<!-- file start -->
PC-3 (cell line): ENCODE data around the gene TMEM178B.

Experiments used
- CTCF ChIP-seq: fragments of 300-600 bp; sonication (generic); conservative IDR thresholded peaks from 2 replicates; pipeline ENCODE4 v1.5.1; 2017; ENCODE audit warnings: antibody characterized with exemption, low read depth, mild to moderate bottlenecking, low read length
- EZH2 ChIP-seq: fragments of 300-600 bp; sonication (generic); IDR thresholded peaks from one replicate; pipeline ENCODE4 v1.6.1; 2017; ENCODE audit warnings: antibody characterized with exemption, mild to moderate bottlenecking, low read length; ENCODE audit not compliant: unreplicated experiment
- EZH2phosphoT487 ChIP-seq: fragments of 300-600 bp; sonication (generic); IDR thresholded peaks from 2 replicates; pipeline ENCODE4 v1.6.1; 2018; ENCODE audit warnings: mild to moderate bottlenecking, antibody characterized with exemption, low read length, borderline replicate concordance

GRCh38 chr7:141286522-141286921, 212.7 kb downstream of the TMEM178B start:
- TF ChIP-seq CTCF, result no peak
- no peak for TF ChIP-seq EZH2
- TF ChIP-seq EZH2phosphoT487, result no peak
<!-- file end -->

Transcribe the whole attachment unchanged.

PC-3 (cell line): ENCODE data around the gene TMEM178B.

Experiments used
- CTCF ChIP-seq: fragments of 300-600 bp; sonication (generic); conservative IDR thresholded peaks from 2 replicates; pipeline ENCODE4 v1.5.1; 2017; ENCODE audit warnings: antibody characterized with exemption, low read depth, mild to moderate bottlenecking, low read length
- EZH2 ChIP-seq: fragments of 300-600 bp; sonication (generic); IDR thresholded peaks from one replicate; pipeline ENCODE4 v1.6.1; 2017; ENCODE audit warnings: antibody characterized with exemption, mild to moderate bottlenecking, low read length; ENCODE audit not compliant: unreplicated experiment
- EZH2phosphoT487 ChIP-seq: fragments of 300-600 bp; sonication (generic); IDR thresholded peaks from 2 replicates; pipeline ENCODE4 v1.6.1; 2018; ENCODE audit warnings: mild to moderate bottlenecking, antibody characterized with exemption, low read length, borderline replicate concordance

GRCh38 chr7:141286522-141286921, 212.7 kb downstream of the TMEM178B start:
- TF ChIP-seq CTCF, result no peak
- no peak for TF ChIP-seq EZH2
- TF ChIP-seq EZH2phosphoT487, result no peak